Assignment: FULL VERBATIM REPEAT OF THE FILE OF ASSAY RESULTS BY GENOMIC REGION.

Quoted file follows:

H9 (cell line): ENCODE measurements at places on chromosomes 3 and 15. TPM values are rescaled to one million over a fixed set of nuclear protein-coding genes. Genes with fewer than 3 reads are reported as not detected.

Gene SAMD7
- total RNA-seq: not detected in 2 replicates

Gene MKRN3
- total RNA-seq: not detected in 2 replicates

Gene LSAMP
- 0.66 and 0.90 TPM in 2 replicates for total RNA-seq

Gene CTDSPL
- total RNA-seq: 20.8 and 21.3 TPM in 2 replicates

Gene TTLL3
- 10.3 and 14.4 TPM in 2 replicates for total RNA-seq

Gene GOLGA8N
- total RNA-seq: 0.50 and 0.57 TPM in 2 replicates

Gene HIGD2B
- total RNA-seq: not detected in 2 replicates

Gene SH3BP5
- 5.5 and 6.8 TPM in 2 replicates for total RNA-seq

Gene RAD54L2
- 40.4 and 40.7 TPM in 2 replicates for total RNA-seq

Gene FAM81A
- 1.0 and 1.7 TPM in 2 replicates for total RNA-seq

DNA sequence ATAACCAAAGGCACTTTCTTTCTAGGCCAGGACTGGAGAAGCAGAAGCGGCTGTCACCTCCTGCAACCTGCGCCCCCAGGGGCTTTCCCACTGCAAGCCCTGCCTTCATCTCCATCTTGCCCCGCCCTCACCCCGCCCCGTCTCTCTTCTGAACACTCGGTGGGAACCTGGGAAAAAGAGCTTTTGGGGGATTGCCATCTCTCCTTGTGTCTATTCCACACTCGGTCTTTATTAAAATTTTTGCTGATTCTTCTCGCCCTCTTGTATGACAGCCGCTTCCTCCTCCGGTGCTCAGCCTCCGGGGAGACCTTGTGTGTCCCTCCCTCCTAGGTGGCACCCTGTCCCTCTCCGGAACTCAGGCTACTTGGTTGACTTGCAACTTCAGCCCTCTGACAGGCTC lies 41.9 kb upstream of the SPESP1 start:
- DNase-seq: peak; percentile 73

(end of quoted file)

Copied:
H9 (cell line): ENCODE measurements at places on chromosomes 3 and 15. TPM values are rescaled to one million over a fixed set of nuclear protein-coding genes. Genes with fewer than 3 reads are reported as not detected.

Gene SAMD7
- total RNA-seq: not detected in 2 replicates

Gene MKRN3
- total RNA-seq: not detected in 2 replicates

Gene LSAMP
- 0.66 and 0.90 TPM in 2 replicates for total RNA-seq

Gene CTDSPL
- total RNA-seq: 20.8 and 21.3 TPM in 2 replicates

Gene TTLL3
- 10.3 and 14.4 TPM in 2 replicates for total RNA-seq

Gene GOLGA8N
- total RNA-seq: 0.50 and 0.57 TPM in 2 replicates

Gene HIGD2B
- total RNA-seq: not detected in 2 replicates

Gene SH3BP5
- 5.5 and 6.8 TPM in 2 replicates for total RNA-seq

Gene RAD54L2
- 40.4 and 40.7 TPM in 2 replicates for total RNA-seq

Gene FAM81A
- 1.0 and 1.7 TPM in 2 replicates for total RNA-seq

DNA sequence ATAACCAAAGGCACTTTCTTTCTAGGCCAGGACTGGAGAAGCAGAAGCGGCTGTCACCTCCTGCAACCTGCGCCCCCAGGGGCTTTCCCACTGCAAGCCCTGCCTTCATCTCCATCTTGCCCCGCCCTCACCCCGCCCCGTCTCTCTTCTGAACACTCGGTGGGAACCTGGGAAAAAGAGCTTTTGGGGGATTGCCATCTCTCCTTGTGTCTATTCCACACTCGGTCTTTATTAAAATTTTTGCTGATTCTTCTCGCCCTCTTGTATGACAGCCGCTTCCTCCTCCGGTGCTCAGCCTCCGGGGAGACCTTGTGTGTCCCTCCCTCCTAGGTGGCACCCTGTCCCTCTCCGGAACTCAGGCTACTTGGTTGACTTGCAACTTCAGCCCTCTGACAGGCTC lies 41.9 kb upstream of the SPESP1 start:
- DNase-seq: peak; percentile 73